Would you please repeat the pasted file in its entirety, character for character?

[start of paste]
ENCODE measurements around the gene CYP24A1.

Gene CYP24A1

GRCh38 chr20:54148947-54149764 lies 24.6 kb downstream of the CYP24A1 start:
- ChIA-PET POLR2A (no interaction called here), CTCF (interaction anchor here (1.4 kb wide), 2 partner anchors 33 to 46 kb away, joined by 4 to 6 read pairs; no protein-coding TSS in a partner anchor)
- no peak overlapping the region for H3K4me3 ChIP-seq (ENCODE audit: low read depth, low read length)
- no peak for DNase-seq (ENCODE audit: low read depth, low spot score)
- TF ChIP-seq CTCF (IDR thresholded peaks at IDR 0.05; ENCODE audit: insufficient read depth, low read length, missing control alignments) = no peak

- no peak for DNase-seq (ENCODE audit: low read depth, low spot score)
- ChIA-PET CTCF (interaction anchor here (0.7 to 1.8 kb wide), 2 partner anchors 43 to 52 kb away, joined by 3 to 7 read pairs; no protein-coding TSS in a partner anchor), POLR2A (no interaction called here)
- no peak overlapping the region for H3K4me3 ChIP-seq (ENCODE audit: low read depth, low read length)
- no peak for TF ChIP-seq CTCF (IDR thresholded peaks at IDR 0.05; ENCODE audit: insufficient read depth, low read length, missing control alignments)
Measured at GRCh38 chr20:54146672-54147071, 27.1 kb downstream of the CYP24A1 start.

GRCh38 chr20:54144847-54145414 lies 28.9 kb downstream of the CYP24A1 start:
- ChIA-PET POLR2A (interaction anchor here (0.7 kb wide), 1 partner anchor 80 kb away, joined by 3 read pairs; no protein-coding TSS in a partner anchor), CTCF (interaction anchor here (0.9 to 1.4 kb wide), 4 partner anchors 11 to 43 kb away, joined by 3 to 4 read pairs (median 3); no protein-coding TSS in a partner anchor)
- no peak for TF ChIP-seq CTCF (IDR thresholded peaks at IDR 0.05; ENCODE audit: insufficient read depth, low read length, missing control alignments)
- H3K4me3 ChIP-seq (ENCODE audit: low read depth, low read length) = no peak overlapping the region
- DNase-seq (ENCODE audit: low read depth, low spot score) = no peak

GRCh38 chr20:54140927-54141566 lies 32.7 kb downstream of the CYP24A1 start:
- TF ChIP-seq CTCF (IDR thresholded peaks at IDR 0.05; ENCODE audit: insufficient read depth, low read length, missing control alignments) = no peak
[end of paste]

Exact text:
ENCODE measurements around the gene CYP24A1.

Gene CYP24A1

GRCh38 chr20:54148947-54149764 lies 24.6 kb downstream of the CYP24A1 start:
- ChIA-PET POLR2A (no interaction called here), CTCF (interaction anchor here (1.4 kb wide), 2 partner anchors 33 to 46 kb away, joined by 4 to 6 read pairs; no protein-coding TSS in a partner anchor)
- no peak overlapping the region for H3K4me3 ChIP-seq (ENCODE audit: low read depth, low read length)
- no peak for DNase-seq (ENCODE audit: low read depth, low spot score)
- TF ChIP-seq CTCF (IDR thresholded peaks at IDR 0.05; ENCODE audit: insufficient read depth, low read length, missing control alignments) = no peak

- no peak for DNase-seq (ENCODE audit: low read depth, low spot score)
- ChIA-PET CTCF (interaction anchor here (0.7 to 1.8 kb wide), 2 partner anchors 43 to 52 kb away, joined by 3 to 7 read pairs; no protein-coding TSS in a partner anchor), POLR2A (no interaction called here)
- no peak overlapping the region for H3K4me3 ChIP-seq (ENCODE audit: low read depth, low read length)
- no peak for TF ChIP-seq CTCF (IDR thresholded peaks at IDR 0.05; ENCODE audit: insufficient read depth, low read length, missing control alignments)
Measured at GRCh38 chr20:54146672-54147071, 27.1 kb downstream of the CYP24A1 start.

GRCh38 chr20:54144847-54145414 lies 28.9 kb downstream of the CYP24A1 start:
- ChIA-PET POLR2A (interaction anchor here (0.7 kb wide), 1 partner anchor 80 kb away, joined by 3 read pairs; no protein-coding TSS in a partner anchor), CTCF (interaction anchor here (0.9 to 1.4 kb wide), 4 partner anchors 11 to 43 kb away, joined by 3 to 4 read pairs (median 3); no protein-coding TSS in a partner anchor)
- no peak for TF ChIP-seq CTCF (IDR thresholded peaks at IDR 0.05; ENCODE audit: insufficient read depth, low read length, missing control alignments)
- H3K4me3 ChIP-seq (ENCODE audit: low read depth, low read length) = no peak overlapping the region
- DNase-seq (ENCODE audit: low read depth, low spot score) = no peak

GRCh38 chr20:54140927-54141566 lies 32.7 kb downstream of the CYP24A1 start:
- TF ChIP-seq CTCF (IDR thresholded peaks at IDR 0.05; ENCODE audit: insufficient read depth, low read length, missing control alignments) = no peak